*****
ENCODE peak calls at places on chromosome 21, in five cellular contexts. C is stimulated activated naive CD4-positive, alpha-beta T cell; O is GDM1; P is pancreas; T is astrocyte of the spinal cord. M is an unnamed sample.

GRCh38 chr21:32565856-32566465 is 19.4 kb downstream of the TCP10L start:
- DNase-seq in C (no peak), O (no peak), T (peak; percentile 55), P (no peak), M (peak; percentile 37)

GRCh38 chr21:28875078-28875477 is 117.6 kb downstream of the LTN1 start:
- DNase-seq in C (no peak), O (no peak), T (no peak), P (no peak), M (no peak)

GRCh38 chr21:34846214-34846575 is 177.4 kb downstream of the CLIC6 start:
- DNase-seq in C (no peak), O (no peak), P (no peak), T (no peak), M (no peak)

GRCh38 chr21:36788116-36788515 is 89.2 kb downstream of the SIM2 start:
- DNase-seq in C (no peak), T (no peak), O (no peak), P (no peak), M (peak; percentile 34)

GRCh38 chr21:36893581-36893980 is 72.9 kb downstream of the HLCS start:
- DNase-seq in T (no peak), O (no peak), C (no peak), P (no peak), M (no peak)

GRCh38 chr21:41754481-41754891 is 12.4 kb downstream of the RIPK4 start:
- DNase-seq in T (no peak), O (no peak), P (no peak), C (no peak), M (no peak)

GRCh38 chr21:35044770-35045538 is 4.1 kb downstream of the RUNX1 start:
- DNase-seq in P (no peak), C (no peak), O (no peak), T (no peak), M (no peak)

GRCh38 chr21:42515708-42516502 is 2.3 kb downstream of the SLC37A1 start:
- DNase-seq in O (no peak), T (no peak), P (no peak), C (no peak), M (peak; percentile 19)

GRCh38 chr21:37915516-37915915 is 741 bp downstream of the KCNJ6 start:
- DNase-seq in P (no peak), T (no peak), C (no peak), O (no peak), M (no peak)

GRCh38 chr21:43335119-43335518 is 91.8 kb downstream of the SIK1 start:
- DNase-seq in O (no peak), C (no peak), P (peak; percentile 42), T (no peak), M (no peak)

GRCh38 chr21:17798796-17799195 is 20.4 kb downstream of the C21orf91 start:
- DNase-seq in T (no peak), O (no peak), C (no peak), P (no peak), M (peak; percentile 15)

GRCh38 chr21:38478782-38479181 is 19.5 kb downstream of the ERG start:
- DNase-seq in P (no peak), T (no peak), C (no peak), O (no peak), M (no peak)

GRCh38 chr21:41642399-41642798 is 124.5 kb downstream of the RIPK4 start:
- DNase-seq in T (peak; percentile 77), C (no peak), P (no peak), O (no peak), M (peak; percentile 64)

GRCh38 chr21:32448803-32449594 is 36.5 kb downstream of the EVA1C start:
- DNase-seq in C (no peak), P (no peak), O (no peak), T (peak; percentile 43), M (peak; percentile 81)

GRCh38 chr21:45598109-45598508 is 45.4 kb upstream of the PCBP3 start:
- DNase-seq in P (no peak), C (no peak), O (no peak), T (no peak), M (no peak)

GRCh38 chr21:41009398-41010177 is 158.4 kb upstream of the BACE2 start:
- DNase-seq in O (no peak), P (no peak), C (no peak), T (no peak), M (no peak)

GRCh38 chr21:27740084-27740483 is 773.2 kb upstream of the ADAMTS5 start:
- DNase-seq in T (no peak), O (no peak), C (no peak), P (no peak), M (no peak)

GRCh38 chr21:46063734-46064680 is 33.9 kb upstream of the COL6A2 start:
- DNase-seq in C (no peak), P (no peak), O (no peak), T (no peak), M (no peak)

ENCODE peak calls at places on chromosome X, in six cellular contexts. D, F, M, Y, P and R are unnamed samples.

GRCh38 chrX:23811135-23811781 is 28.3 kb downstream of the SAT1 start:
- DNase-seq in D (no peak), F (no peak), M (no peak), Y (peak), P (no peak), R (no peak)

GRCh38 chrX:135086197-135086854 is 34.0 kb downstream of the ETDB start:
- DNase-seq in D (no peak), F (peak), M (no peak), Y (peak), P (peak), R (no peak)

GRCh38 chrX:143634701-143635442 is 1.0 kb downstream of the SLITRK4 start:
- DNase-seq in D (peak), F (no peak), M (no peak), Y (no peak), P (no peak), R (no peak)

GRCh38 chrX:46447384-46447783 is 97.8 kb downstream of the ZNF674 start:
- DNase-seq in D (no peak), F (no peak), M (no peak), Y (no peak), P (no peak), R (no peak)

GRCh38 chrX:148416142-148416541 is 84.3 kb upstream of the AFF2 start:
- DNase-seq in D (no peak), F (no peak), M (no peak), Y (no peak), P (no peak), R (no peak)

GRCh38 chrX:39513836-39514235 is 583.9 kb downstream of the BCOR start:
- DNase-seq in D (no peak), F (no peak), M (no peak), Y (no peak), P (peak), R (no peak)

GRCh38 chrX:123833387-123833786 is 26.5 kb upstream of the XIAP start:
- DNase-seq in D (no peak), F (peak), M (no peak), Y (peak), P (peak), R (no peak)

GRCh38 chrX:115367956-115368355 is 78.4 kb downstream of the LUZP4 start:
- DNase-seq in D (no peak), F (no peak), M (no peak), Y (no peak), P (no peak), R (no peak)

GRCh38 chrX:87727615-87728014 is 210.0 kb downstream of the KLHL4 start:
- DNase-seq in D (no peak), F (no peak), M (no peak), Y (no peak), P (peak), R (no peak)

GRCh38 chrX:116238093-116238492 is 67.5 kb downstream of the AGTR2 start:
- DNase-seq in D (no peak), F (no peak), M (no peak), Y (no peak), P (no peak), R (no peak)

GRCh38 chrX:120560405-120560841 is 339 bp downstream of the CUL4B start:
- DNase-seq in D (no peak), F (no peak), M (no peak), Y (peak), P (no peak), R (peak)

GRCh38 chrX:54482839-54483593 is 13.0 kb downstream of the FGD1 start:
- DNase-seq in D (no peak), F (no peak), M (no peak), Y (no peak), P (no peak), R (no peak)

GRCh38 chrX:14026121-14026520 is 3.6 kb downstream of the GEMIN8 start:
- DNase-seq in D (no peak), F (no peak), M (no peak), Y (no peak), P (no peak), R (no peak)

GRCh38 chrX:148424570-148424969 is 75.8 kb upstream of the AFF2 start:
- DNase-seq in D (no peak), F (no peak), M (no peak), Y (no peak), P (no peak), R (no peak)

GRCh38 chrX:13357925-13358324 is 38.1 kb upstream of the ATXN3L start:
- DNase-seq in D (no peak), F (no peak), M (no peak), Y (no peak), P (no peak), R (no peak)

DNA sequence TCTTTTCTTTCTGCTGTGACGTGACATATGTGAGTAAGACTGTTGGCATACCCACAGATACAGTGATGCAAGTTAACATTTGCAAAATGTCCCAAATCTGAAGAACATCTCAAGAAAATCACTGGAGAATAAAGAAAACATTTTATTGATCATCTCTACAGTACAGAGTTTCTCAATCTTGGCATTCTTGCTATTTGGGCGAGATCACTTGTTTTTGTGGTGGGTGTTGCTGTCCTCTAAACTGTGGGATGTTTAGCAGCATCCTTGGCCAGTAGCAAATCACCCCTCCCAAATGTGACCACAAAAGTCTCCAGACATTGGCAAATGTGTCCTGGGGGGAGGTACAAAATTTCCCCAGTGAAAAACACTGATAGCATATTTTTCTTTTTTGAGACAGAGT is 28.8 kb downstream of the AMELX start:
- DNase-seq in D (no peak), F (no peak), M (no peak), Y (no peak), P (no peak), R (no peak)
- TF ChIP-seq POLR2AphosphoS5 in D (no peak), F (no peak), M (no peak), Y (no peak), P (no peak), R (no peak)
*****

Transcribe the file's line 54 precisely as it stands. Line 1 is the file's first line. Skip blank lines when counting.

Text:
- DNase-seq in D (no peak), F (no peak), M (no peak), Y (no peak), P (no peak), R (no peak)